Our records show that between 1994 to this present date our coun­try has been plagued with unlawful killings that ought to have demand­ed the kind of response that a UNC Government delivered in 1999.
Our records show that it was only during the period 1995 – 1999 under the austere partnership of Basdeo Panday and Ramesh Law­rence Maharaj that the murder rate declined progressively in our his­tory.
Our records show that the lowest murder rate that this country ever recorded over the past three de­cades was the very year, 1999 when Ramesh Lawrence Maharaj bit the bullet, said enough was enough and set up a plan to enforce the laws of Trinidad and Tobago and decided: “Every person convicted of murder shall suffer death.”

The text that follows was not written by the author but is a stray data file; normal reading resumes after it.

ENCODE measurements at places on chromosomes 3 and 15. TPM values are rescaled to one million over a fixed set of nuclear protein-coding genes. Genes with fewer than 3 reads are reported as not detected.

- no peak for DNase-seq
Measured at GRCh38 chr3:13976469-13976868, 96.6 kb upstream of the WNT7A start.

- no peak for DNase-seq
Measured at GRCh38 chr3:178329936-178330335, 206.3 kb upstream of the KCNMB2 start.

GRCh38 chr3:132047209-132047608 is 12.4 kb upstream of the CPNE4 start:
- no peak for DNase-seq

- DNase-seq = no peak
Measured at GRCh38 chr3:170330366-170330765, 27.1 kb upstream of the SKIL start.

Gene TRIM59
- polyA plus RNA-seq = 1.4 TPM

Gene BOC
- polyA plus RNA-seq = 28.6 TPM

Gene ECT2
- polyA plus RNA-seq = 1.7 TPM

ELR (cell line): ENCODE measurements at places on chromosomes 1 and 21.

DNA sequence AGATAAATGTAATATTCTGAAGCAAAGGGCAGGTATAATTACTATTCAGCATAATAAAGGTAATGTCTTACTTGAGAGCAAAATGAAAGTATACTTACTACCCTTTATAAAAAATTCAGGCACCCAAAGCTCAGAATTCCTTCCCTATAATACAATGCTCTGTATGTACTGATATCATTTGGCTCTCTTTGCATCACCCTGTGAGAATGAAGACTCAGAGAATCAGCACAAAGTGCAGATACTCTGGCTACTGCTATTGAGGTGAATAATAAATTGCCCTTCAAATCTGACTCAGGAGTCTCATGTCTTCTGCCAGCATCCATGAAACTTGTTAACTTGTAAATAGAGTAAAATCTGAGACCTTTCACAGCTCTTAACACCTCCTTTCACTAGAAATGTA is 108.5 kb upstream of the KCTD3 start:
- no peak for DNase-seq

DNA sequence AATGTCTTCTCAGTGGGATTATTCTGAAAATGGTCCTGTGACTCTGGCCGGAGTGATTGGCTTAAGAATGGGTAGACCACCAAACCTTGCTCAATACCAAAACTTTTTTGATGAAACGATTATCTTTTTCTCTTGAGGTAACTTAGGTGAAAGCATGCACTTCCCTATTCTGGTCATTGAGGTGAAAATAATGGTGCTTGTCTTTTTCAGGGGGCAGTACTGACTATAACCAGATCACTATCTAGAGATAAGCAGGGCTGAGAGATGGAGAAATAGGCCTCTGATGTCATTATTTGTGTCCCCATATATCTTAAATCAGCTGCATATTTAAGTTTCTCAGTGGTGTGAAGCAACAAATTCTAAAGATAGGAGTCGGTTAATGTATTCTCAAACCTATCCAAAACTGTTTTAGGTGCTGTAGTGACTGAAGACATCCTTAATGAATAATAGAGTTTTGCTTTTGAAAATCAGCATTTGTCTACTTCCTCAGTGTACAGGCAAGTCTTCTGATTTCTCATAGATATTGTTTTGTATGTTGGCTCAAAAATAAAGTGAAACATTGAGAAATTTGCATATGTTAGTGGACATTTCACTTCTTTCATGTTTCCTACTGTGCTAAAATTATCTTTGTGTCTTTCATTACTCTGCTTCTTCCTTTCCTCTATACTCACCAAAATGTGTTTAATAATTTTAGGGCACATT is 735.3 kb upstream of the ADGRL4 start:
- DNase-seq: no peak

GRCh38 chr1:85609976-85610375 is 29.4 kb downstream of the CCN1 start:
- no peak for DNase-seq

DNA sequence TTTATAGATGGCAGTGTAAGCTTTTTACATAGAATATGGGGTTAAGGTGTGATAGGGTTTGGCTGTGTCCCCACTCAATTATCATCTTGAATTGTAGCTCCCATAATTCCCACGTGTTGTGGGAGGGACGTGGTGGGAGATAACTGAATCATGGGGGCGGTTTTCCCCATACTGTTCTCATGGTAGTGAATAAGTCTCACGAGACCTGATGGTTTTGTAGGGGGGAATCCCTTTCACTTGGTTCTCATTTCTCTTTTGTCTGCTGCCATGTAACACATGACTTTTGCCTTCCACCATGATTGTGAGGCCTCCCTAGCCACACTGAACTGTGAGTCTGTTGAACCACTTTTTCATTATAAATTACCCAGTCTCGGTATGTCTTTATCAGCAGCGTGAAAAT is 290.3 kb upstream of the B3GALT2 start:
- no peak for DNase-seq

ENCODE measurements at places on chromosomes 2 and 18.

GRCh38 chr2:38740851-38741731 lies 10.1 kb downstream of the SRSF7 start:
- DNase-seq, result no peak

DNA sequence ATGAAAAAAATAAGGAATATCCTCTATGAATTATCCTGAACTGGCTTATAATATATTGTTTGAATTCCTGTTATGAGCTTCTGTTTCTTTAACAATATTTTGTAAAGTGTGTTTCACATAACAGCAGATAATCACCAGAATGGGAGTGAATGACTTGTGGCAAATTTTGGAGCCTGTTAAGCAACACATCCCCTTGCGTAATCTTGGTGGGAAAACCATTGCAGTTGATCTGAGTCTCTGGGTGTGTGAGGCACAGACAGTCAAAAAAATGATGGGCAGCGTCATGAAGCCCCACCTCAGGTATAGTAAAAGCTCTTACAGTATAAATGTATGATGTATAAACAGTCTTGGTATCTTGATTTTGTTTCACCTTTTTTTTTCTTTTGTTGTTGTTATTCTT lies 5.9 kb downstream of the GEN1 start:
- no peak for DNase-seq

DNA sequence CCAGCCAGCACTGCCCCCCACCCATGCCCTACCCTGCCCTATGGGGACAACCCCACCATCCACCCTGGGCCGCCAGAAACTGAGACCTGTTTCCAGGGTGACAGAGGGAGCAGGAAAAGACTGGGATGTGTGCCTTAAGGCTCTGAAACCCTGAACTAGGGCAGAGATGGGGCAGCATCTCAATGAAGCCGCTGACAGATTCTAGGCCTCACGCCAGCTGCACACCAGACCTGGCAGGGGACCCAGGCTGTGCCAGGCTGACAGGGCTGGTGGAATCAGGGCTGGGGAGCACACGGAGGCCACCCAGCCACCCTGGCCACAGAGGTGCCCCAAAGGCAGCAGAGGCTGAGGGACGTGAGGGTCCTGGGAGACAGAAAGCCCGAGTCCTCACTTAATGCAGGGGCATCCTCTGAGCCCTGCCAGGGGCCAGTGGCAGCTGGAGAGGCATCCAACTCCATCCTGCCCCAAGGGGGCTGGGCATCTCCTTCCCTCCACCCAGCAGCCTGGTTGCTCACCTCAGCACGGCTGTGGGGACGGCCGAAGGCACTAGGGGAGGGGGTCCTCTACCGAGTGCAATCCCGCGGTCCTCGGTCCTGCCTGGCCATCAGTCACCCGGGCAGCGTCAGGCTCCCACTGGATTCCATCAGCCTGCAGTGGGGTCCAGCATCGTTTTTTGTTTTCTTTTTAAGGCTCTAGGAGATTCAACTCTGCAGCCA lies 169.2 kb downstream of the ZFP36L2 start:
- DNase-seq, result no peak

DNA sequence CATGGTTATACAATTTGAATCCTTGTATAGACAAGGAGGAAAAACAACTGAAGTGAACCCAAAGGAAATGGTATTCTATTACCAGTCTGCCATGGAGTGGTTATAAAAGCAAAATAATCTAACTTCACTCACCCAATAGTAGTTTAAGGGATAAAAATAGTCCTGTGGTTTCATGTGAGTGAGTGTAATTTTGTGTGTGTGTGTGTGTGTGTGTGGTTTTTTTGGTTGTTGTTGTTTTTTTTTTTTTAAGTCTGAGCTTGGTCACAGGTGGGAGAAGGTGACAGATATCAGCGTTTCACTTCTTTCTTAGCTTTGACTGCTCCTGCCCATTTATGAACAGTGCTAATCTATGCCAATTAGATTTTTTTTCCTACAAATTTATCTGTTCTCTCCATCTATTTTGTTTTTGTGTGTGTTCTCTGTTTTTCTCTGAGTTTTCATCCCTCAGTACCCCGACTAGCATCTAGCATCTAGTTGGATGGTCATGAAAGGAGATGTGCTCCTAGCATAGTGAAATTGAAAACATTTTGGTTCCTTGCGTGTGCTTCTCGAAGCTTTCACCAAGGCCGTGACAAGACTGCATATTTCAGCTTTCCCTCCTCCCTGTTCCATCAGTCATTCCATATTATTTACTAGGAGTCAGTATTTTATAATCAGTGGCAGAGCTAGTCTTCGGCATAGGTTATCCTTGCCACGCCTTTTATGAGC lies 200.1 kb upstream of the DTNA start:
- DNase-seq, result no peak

In 1999, the year that hanging re­turned to Trinidad and Tobago, the year that nine persons who were convicted of murder suffered death, only 93 persons were murdered.
How come 1048 citizens have been slaughtered over the past two years and not a single murderer, not one convicted of murder in our Courts of law has suffered death?

There are many arguments scholars can preface on either side

Ishmael Samad, one of the most vocal in the challenge against the death penalty being executed upon nine in more than four days felt that the killings were too much for the nation to bear. But his silence is deafening during a period where more than nine innocent citizens are slaughtered by gang men in less than two days.